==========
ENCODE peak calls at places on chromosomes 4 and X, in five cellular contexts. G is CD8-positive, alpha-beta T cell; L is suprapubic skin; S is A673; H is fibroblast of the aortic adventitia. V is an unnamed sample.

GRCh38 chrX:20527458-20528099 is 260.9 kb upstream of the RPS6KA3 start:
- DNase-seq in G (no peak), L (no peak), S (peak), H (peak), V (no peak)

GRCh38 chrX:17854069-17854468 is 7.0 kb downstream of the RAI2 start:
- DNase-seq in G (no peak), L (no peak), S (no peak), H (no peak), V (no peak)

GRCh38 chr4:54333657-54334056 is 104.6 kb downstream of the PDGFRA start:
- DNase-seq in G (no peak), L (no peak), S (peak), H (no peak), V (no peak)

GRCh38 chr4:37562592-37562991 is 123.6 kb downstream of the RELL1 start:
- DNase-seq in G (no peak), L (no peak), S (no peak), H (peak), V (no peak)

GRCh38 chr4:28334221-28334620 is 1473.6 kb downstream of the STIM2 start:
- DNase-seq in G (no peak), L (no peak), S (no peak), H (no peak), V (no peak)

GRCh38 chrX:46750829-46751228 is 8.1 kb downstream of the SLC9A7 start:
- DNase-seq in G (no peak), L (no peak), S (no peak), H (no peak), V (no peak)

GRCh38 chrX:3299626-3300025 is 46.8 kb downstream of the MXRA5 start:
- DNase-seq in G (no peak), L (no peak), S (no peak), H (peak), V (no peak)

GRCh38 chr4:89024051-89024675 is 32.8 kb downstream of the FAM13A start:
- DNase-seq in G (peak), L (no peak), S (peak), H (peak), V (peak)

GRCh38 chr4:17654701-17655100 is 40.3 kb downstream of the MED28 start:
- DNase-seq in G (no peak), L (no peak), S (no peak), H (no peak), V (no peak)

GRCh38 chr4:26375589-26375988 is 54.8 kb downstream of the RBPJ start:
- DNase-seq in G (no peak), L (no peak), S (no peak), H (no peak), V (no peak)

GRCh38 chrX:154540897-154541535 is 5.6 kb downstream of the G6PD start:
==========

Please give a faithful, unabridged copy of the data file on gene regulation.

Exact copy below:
ENCODE peak calls at places on chromosomes 4 and X, in five cellular contexts. G is CD8-positive, alpha-beta T cell; L is suprapubic skin; S is A673; H is fibroblast of the aortic adventitia. V is an unnamed sample.

GRCh38 chrX:20527458-20528099 is 260.9 kb upstream of the RPS6KA3 start:
- DNase-seq in G (no peak), L (no peak), S (peak), H (peak), V (no peak)

GRCh38 chrX:17854069-17854468 is 7.0 kb downstream of the RAI2 start:
- DNase-seq in G (no peak), L (no peak), S (no peak), H (no peak), V (no peak)

GRCh38 chr4:54333657-54334056 is 104.6 kb downstream of the PDGFRA start:
- DNase-seq in G (no peak), L (no peak), S (peak), H (no peak), V (no peak)

GRCh38 chr4:37562592-37562991 is 123.6 kb downstream of the RELL1 start:
- DNase-seq in G (no peak), L (no peak), S (no peak), H (peak), V (no peak)

GRCh38 chr4:28334221-28334620 is 1473.6 kb downstream of the STIM2 start:
- DNase-seq in G (no peak), L (no peak), S (no peak), H (no peak), V (no peak)

GRCh38 chrX:46750829-46751228 is 8.1 kb downstream of the SLC9A7 start:
- DNase-seq in G (no peak), L (no peak), S (no peak), H (no peak), V (no peak)

GRCh38 chrX:3299626-3300025 is 46.8 kb downstream of the MXRA5 start:
- DNase-seq in G (no peak), L (no peak), S (no peak), H (peak), V (no peak)

GRCh38 chr4:89024051-89024675 is 32.8 kb downstream of the FAM13A start:
- DNase-seq in G (peak), L (no peak), S (peak), H (peak), V (peak)

GRCh38 chr4:17654701-17655100 is 40.3 kb downstream of the MED28 start:
- DNase-seq in G (no peak), L (no peak), S (no peak), H (no peak), V (no peak)

GRCh38 chr4:26375589-26375988 is 54.8 kb downstream of the RBPJ start:
- DNase-seq in G (no peak), L (no peak), S (no peak), H (no peak), V (no peak)

GRCh38 chrX:154540897-154541535 is 5.6 kb downstream of the G6PD start: